Why buying a used car pays in the long run

How it used to be
Decades ago, buying a used car was considered to be buying someone else’s problem. This may have been true then, but is certainly not the case today if you shop carefully. Here is why buying a used car makes more sense than buying a new one:

New Cars Drop in Value as Soon as You Leave the Lot
The second you drive a new car off the lot, its value may drop by up to 25%. On a $20,000, that’s a $5,000 drop for no reason other than the fact that people put an emotional premium on owning a car that’s brand new.

After this, cars decline in value much more slowly. Getting a car two to four years old could save you 30% to 40%. If you just have to have a car that’s even newer, lease a trade in of last year’s model are often available with less than 10,000 miles and fully loaded for far less than you’d pay for this year’s basic model.

Lower Price Equals Lower Interest
If you buy a new car with little to no money down, you’ll be paying thousands of dollars per year in interest. Over a five or six-year car loan, you’ll likely pay enough interest to buy a reliable used car in cash.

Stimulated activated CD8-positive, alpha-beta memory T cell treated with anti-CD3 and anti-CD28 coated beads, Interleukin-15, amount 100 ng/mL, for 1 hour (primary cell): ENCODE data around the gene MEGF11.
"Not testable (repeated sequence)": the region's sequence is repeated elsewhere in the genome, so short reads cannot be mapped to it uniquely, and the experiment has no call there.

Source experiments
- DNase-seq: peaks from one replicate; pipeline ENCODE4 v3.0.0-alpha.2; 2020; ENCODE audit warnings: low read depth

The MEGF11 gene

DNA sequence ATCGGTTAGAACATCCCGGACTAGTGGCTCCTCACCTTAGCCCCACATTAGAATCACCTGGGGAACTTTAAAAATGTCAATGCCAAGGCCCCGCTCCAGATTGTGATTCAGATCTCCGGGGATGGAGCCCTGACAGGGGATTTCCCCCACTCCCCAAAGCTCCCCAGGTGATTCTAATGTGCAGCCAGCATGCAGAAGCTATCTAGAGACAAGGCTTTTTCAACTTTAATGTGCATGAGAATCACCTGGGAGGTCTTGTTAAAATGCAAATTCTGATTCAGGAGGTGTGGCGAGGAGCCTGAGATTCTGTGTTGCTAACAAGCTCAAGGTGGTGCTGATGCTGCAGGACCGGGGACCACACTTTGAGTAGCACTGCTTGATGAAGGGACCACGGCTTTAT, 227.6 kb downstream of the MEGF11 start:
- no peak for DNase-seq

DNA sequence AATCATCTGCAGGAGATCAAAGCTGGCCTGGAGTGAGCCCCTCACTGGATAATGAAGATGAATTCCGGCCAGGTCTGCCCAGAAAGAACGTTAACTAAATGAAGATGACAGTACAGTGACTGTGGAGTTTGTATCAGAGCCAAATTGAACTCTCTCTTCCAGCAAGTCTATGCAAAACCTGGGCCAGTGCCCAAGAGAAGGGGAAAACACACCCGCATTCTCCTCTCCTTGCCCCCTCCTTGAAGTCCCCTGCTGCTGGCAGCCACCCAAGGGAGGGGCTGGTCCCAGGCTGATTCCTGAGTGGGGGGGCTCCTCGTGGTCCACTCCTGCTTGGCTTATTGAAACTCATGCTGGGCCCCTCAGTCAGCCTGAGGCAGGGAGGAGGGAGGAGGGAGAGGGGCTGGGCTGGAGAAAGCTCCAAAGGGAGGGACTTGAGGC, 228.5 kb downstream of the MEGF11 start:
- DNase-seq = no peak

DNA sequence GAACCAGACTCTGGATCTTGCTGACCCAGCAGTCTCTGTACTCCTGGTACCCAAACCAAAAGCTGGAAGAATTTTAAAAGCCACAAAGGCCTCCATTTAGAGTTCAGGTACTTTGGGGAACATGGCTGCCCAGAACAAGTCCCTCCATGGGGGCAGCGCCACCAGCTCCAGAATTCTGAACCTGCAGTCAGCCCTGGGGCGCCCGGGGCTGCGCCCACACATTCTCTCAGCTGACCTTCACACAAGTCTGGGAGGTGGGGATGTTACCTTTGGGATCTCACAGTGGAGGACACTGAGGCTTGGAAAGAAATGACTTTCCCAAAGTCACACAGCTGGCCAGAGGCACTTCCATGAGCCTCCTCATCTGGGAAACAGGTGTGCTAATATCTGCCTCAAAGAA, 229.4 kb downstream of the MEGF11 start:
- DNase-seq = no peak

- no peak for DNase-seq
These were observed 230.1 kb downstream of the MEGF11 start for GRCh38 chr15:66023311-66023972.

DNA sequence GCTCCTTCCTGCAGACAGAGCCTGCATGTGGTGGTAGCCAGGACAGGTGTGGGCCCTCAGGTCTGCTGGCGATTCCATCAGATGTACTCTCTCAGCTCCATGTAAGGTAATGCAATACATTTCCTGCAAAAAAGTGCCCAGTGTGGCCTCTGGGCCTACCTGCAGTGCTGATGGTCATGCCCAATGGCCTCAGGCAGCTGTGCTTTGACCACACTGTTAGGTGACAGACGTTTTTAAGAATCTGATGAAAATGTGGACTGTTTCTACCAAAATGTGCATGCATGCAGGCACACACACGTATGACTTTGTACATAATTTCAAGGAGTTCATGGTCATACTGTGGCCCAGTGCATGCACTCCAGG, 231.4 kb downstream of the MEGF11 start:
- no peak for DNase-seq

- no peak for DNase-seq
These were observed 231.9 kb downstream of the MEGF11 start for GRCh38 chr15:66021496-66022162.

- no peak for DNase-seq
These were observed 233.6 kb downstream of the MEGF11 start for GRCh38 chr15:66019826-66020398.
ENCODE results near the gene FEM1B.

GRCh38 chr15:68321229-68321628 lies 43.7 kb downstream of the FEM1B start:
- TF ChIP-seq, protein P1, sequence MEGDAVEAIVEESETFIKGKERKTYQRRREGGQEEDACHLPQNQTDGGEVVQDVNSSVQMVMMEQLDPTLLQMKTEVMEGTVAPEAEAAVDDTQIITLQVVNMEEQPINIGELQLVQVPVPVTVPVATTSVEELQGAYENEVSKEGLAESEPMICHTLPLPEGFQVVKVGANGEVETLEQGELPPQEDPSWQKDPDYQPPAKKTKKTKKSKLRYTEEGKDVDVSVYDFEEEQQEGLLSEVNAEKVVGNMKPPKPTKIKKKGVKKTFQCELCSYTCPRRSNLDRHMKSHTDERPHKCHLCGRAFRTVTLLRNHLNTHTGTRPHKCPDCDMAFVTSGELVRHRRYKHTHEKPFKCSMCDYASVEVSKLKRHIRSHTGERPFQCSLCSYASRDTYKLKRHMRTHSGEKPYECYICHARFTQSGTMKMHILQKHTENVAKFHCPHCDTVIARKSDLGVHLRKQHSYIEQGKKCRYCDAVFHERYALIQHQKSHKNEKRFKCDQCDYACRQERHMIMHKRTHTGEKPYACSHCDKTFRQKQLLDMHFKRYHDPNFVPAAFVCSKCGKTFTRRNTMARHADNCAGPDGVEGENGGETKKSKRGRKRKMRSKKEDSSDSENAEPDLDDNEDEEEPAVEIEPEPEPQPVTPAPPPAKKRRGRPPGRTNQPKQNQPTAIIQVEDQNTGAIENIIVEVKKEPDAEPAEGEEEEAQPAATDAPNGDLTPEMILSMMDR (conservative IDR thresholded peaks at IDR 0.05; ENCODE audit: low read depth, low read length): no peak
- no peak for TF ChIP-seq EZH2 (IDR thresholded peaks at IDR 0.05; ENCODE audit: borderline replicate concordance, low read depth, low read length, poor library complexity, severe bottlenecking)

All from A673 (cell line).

By choosing used so that you don’t need to take out a loan or only need to take out a much smaller loan that you can quickly pay off, you can keep the money that would go to interest in the bank.

Make Car Payments to Yourself
If you are making enough money to cover a large car payment and want a new car, it can still make sense to go used. Hold on to your current car or buy a cheap used car. Create a savings account and automatically transfer the amount of a new car payment to it each month. Within a few years, you’ll have enough to buy a new car in cash and can keep your savings plan going for your next new car. The thousands of dollars in interest you’ll save over your lifetime can go straight into your retirement plan.

Cars Last Longer Now
As recently as 20 years ago, some cars were almost guaranteed to be falling apart by the time they reached 100,000 miles. Today, reliable models can be expected to get close to 200,000 miles or beyond. This eliminates one of the biggest arguments about buying used — that you’ll soon be spending so much to repair it that you would have saved by buying new.

With careful research and a thorough pre-purchase inspection, you can easily find a used car that will run reliably for years. So do your homework, and make a smart purchase with your vehicle.